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Tin chloride enhances parvalbumin-positive interneuron survival by modulating heme metabolism in a model of cerebral ischemia.

Authors: Li Volti, G  Zappala, A  Leggio, GM  Mazzola, C  Drago, F  La Delia, F  Serapide, MF  Pellitteri, R  Giannone, I  Spatuzza, M  Cicirata, V  Cicirata, F 
Citation: Li Volti G, etal., Neurosci Lett. 2011 Mar 29;492(1):33-8. doi: 10.1016/j.neulet.2011.01.048. Epub 2011 Jan 27.
Pubmed: (View Article at PubMed) PMID:21276833
DOI: Full-text: DOI:10.1016/j.neulet.2011.01.048

SnCl(2) has been reported to increase the expression of heme-oxygenase 1 (HO-1), a major antioxidant enzyme, and to decrease ischemic injury, in non-nervous tissues. This study examined the neuroprotective effect of SnCl(2) in the hippocampus of rats submitted to cerebral ischemia. SnCl(2) was administered 18 h before bilateral carotids obstruction. Changes in HO-1 expression and activity, heme content, inducible nitric oxide synthase (iNOS) expression and parvalbumin positive interneuron survival were studied. Thereafter both behavior and memory recovery were tested. The administration of SnCl(2) increased the expression of HO-1 protein and HO activity in the hippocampus and concomitantly decreased heme content at both mitochondrial and nuclear level. Furthermore, ischemized animals showed a strong increase in iNOS expression in the hippocampus, where a loss of parvalbumin positive interneurons also occurred. Pre-treatment with SnCl(2), decreased both iNOS expression in ischemized rats and increased cell survival. The beneficial effects of SnCl(2) were prevented by concomitant treatment with SnMP, a strong inhibitor of HO activity. SnCl(2) also caused an improvement in short term memory recovery. Our results showed that following SnCl(2) administration, HO-1 is strongly induced in the hippocampus and modulate iNOS expression, resulting in a strong neuroprotective effect.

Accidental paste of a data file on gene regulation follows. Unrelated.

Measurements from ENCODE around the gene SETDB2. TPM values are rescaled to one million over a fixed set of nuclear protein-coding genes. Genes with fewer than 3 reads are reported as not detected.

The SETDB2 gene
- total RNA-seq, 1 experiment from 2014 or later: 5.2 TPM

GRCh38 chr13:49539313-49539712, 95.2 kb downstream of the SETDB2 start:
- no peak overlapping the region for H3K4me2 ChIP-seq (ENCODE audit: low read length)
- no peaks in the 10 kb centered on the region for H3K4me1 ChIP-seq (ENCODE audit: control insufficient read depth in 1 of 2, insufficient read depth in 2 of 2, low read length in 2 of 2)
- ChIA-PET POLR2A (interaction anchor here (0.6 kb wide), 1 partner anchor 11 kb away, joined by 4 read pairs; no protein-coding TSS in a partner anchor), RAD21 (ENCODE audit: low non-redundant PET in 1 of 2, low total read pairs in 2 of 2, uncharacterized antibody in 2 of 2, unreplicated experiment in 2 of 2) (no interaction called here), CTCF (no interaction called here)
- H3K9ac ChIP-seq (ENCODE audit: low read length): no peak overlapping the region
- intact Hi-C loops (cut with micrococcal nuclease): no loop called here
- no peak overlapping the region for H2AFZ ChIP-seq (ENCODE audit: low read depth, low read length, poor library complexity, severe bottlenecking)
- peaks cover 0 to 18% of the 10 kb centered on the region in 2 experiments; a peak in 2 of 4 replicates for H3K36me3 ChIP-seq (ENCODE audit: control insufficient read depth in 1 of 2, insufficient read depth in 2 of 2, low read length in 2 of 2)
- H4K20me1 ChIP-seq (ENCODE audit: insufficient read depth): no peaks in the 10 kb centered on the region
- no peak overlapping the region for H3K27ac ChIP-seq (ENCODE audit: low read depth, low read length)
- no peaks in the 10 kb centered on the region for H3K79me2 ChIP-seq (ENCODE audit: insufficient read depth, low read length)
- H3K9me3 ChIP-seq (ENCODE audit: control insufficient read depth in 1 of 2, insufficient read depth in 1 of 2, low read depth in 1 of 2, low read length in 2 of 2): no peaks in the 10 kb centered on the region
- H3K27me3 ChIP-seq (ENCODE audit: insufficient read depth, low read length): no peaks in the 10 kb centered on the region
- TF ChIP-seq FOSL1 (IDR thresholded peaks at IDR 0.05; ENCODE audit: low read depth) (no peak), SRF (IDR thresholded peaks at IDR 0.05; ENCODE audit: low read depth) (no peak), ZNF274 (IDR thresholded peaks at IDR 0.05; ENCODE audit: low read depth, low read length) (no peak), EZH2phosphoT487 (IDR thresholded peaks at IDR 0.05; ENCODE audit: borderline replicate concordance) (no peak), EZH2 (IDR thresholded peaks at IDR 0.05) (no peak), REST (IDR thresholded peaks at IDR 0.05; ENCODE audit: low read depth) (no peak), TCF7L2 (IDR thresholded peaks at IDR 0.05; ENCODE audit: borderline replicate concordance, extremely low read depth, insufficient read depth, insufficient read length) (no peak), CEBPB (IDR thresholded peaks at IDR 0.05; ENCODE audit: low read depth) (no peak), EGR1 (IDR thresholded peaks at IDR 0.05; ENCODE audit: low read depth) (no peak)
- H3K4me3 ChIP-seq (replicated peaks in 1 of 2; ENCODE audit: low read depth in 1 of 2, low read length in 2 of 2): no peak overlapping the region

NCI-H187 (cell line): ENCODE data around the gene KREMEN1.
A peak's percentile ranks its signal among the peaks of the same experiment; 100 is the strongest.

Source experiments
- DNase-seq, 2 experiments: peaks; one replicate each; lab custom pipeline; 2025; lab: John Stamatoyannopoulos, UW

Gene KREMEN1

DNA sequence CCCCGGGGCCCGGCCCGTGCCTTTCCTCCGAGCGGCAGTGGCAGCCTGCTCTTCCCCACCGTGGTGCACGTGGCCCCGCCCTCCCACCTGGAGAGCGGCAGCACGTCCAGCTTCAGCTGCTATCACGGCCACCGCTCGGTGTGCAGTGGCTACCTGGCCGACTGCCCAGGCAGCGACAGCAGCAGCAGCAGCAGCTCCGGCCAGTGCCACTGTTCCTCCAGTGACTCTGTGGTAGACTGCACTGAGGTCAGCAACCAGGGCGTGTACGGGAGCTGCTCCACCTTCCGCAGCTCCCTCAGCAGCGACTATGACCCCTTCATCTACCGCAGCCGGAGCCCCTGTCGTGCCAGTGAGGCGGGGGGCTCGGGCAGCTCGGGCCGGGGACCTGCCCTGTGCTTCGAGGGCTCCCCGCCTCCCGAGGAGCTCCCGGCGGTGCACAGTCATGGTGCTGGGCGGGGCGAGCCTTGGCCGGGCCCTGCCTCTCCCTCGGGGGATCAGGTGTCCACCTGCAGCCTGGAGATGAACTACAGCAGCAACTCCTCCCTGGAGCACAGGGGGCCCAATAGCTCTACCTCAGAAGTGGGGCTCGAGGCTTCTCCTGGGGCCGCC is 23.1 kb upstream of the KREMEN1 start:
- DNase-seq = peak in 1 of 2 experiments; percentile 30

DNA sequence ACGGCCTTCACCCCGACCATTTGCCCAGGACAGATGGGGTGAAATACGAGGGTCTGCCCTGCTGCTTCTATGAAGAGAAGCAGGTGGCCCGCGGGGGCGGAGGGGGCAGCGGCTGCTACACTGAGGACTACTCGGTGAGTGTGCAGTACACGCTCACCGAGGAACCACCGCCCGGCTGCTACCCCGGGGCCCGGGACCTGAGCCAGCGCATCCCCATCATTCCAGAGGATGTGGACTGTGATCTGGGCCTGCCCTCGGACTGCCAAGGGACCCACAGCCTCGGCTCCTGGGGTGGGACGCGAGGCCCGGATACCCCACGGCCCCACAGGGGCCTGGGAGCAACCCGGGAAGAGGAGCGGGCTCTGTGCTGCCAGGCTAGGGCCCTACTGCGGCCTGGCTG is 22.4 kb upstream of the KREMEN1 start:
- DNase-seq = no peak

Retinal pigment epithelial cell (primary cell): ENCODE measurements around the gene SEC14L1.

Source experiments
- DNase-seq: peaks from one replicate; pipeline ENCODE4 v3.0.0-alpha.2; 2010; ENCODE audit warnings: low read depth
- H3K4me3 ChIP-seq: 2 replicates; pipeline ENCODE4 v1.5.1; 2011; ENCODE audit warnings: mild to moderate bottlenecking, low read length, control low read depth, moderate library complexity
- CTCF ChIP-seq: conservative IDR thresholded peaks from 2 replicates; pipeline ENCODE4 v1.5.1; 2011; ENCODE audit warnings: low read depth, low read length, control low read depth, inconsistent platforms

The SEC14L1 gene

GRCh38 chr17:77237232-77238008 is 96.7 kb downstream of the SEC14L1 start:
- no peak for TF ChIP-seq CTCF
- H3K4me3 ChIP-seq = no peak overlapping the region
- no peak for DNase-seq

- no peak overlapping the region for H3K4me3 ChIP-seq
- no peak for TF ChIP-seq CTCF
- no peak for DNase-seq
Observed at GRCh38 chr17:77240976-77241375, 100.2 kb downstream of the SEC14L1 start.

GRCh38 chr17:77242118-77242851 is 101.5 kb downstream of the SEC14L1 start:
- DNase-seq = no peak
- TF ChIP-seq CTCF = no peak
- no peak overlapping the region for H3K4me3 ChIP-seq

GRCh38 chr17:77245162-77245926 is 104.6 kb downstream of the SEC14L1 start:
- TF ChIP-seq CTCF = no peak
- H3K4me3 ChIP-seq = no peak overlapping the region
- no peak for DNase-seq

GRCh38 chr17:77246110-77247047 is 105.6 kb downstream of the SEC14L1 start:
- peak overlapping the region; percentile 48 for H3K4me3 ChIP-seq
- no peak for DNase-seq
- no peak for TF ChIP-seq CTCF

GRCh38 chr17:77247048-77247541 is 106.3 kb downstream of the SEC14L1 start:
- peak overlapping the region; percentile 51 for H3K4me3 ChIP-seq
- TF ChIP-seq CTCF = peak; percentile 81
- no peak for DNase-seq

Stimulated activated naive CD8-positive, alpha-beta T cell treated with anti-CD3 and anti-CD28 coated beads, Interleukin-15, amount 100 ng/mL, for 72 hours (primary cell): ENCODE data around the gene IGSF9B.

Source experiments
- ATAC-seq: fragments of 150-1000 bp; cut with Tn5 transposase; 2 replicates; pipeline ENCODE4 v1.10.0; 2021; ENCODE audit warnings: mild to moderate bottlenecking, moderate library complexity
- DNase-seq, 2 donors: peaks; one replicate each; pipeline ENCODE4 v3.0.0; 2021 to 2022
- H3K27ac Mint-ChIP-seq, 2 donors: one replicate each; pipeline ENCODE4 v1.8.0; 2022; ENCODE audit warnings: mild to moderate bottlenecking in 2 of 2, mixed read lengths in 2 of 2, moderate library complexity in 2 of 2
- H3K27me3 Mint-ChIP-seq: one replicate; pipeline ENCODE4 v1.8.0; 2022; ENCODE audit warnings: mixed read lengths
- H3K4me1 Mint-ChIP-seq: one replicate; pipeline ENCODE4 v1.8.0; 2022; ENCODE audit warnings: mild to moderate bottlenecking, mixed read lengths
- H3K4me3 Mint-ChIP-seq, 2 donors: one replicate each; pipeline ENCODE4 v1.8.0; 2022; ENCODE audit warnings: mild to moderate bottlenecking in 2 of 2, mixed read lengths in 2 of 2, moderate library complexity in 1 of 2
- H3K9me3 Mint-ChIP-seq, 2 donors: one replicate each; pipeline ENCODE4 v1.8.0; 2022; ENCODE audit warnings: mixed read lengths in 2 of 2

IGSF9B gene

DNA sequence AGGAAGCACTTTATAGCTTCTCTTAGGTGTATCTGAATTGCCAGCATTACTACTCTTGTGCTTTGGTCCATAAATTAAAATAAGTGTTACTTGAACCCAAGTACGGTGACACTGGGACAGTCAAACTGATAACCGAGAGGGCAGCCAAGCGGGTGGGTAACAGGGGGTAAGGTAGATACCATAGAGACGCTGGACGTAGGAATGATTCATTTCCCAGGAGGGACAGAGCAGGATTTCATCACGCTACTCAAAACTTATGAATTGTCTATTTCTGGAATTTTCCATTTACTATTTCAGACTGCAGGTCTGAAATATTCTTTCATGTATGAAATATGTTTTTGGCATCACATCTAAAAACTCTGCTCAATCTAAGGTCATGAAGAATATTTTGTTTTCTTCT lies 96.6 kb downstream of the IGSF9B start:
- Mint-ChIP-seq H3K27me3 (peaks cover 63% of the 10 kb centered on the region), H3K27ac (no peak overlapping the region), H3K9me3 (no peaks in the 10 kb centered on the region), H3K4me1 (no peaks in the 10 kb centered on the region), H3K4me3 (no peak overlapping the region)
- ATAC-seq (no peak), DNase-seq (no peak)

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RGD Object Information
RGD ID: 10755576
Created: 2016-02-02
Species: All species
Last Modified: 2016-02-02
Status: ACTIVE


RGD is funded by grant HL64541 from the National Heart, Lung, and Blood Institute on behalf of the NIH.